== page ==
Creativity Study: https://www.sciencedaily.com/releases/2017/03/170322152736.htm
DNA and Aging Study: https://www.sciencedaily.com/releases/2017/03/170323150518.htm
Cancer Study: https://www.sciencedaily.com/releases/2017/03/170323141403.htm
You might not realize it but food was the very first medicine used by ancient human ancestors. Over time ancient people learned that certain foods help certain conditions and our ancient ancestors began to build a knowledge base that was soon passed down from one generation to another. The keepers of this healing knowledge were called by many names but I prefer the term “shaman.” As time continued these ancient shamans continued to build on their knowledge base by figuring out which foods and which herbs helped which conditions. And, again, this knowledge was passed down to the next generation of shamans.
Sadly, today we have come to depend on modern medicine which produces chemical drugs for anything and everything that ails us but, often, with some very significant and even dangerous side effects. For example, I don’t know about you but for me I’m not willing to get “perfect skin” at the risk of also developing heart problems or seizure disorders. Frankly, when I see these drug commercials on TV and listen to the side effects it’s rather frightening. What many of us today don’t realize is that there are alternatives and these alternatives don’t have these dangerous side effect BUT they take longer to work as they don’t deliver “instantly.”
I came across a commercial on the Internet last week hosted by an inventor who is also an attorney. I guess he suffered from thinning hair since his early 20s and he had tried on the latest products for his condition including Rogaine among others. During his infomercial he admitted that these products did nothing! He said they were a waste of money and a waste of his time. Continue Reading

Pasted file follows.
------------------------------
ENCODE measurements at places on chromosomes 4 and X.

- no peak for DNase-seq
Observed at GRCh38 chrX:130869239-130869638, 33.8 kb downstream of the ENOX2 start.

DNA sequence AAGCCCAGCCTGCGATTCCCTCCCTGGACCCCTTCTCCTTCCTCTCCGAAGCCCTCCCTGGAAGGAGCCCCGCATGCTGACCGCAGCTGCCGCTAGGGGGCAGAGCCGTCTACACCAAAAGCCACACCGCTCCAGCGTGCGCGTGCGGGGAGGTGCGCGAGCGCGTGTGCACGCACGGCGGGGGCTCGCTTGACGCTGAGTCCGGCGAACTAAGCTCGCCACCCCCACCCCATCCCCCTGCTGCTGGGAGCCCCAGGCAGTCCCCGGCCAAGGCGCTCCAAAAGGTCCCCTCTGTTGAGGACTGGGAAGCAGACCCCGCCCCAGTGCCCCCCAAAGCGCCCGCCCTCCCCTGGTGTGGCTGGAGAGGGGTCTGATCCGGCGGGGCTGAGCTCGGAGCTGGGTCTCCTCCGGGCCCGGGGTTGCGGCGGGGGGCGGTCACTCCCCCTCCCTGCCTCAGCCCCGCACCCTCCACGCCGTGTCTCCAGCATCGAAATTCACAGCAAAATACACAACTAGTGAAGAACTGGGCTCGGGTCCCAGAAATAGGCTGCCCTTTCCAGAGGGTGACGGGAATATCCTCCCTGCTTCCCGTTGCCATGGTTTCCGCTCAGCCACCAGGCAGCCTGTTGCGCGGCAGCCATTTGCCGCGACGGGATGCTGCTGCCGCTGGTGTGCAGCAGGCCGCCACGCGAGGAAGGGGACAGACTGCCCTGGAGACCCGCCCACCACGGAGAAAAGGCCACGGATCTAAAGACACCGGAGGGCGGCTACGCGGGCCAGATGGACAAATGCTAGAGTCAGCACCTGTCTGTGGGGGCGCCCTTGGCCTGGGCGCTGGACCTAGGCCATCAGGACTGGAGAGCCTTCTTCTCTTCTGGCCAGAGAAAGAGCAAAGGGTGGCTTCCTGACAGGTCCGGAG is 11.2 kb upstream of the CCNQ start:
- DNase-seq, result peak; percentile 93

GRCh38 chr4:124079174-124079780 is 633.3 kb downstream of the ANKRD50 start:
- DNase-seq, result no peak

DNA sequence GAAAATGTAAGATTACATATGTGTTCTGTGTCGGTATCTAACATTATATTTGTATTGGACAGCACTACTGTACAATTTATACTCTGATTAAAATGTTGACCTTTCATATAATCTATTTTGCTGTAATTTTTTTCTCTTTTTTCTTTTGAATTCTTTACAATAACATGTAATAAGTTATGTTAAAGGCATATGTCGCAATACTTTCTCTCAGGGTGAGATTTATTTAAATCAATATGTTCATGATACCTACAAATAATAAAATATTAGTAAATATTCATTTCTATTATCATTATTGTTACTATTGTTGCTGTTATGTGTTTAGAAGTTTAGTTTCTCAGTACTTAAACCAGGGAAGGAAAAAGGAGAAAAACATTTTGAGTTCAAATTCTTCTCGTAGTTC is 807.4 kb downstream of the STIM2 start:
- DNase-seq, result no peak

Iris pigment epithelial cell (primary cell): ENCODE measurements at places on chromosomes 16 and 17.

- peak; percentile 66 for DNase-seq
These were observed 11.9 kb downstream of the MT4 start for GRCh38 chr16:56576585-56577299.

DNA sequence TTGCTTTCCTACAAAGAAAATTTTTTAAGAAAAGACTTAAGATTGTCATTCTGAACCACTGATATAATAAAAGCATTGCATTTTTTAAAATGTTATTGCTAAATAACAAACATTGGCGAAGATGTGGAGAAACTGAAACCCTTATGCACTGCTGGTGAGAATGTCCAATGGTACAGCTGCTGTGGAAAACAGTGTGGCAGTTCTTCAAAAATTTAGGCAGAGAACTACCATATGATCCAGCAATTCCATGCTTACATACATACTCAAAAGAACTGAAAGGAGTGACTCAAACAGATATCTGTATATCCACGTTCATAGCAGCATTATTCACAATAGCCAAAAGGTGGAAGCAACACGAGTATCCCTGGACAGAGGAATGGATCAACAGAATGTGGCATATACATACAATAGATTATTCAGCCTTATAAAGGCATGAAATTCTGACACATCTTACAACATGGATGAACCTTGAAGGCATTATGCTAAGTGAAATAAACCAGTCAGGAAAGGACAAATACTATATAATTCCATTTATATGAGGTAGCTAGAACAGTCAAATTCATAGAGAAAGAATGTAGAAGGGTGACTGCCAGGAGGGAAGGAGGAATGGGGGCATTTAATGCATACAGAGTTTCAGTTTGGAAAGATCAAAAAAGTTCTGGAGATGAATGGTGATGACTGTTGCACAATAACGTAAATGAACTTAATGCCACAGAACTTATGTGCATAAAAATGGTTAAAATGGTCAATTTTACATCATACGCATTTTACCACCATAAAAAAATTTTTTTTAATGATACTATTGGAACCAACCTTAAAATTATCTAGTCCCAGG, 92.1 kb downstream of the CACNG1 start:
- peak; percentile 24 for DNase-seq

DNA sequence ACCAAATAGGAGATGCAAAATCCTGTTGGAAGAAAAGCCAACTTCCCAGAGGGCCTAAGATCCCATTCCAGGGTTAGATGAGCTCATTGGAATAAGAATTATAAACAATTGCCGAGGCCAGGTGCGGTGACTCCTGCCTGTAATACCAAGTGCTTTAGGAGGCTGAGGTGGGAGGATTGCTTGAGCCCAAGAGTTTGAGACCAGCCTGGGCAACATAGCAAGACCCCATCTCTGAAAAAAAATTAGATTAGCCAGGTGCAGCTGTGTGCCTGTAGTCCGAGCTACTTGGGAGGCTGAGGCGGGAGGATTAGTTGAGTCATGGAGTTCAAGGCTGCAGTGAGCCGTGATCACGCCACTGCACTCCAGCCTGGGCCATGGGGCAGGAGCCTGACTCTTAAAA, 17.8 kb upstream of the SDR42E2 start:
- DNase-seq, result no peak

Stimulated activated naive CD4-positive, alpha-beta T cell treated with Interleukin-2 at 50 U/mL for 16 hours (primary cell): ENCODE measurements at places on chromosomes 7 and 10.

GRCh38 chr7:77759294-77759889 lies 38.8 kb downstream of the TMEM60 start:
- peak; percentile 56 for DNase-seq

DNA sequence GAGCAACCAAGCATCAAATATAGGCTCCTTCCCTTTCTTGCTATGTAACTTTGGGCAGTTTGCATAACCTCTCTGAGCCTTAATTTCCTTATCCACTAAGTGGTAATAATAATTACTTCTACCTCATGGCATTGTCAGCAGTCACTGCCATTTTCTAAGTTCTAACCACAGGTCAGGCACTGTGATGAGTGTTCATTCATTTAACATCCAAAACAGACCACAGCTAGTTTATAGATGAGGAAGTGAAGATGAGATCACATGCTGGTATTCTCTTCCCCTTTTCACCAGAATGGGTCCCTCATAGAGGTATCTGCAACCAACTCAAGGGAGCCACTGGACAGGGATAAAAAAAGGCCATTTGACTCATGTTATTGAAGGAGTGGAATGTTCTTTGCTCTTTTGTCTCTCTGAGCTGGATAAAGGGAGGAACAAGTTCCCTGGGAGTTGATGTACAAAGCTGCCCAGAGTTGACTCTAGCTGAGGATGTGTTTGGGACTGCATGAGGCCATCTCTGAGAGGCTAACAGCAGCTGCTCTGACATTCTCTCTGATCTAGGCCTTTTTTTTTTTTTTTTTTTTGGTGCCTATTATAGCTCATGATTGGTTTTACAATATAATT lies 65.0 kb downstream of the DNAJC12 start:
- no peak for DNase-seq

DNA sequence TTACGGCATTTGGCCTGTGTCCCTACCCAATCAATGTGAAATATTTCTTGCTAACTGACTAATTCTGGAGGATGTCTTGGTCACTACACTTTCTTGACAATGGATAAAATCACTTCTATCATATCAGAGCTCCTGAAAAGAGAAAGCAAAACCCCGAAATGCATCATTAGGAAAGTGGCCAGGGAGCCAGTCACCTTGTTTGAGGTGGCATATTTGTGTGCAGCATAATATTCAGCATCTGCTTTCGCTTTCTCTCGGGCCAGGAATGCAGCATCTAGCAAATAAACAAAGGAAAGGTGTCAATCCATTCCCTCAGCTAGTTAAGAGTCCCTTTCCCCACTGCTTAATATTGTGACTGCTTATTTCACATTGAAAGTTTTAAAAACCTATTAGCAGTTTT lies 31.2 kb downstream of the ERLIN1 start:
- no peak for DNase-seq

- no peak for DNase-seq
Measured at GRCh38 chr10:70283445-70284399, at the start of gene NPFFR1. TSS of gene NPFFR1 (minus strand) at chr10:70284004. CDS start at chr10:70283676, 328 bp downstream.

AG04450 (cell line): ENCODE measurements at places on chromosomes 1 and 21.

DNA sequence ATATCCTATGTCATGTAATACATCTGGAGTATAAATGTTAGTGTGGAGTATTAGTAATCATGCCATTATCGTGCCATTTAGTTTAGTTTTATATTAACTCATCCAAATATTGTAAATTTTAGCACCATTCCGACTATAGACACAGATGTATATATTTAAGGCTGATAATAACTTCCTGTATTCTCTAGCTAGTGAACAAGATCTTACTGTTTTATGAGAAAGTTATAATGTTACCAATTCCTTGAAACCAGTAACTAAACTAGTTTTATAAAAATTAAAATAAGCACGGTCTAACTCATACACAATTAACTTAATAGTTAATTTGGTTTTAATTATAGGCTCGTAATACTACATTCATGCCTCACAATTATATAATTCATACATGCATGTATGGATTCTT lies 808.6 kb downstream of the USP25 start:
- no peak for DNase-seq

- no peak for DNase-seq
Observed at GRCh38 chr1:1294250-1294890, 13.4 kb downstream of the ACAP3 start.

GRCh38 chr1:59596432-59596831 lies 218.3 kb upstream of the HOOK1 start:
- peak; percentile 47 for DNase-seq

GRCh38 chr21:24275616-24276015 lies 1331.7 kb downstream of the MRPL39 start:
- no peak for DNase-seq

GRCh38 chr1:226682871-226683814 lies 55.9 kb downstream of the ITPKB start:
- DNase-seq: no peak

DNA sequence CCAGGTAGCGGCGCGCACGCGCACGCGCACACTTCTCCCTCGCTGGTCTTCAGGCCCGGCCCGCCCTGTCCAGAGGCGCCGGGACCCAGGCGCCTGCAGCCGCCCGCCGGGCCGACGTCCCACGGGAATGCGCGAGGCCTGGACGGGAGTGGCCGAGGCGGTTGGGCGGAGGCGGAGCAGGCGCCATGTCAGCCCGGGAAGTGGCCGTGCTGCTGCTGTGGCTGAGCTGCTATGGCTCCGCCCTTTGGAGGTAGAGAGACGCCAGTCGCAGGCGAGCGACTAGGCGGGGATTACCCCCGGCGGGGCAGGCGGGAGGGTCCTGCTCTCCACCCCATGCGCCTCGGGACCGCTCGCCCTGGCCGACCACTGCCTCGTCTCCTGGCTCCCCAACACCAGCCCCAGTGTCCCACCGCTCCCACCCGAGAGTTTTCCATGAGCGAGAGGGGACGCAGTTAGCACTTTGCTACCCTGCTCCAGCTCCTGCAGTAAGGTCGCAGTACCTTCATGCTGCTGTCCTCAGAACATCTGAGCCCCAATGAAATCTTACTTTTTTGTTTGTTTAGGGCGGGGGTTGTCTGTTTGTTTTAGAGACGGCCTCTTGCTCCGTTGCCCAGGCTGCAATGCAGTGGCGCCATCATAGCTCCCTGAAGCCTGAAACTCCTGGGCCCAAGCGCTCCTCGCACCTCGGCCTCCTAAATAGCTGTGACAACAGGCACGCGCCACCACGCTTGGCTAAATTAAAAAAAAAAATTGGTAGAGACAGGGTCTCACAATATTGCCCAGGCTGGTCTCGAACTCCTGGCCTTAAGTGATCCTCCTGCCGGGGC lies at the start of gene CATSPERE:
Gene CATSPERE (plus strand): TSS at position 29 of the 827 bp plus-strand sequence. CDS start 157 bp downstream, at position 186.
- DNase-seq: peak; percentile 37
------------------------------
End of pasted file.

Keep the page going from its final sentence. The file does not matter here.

Researchers at McMaster University have identified a gene that can lead to sudden death in young people and athletes. The gene has been identified as CDH2. McMaster researchers believe it causes arrhymogenic right ventricle cardiomyopathy (ARVC) which is a genetic disorder that predisposes some people to heart attacks and is a major cause of unexpected and even early death in youth and athletes that appear to be very healthy.
The study results are a culmination by an international team that began 15 years ago. This is an answer for parents and families that have had a youth die suddenly from cardiac arrest.
Apparently, in these youth gene CDH2 has a mutation contained within which is the underlying culprit! Discovery of this will now help doctors and researchers design preventative measures in at risk youth and athletes. When researchers say “young people” they are referring to people under age 25. This new finding also will help make early detection possible.
The findings of this 15 year study are fantastic in my opinion as it identifies a genetic factor behind cardiac arrest in young people who appear healthy. It also will provide some closure to families who have lost a young loved one due to cardiac arrest. There are several more details of the study and findings at the below link well worth reading.
Oh…one last thought…..I wonder if they’ll blame this “bad gene” on our Neanderthal ancestors too. Seems the trend is now to blame all of our “bad genes” on our Neanderthal ancestors. Why it’s almost as if Homo sapiens originally had nothing but “good genes” isn’t it? LOL somehow I just don’t believe that.
For more on this study see: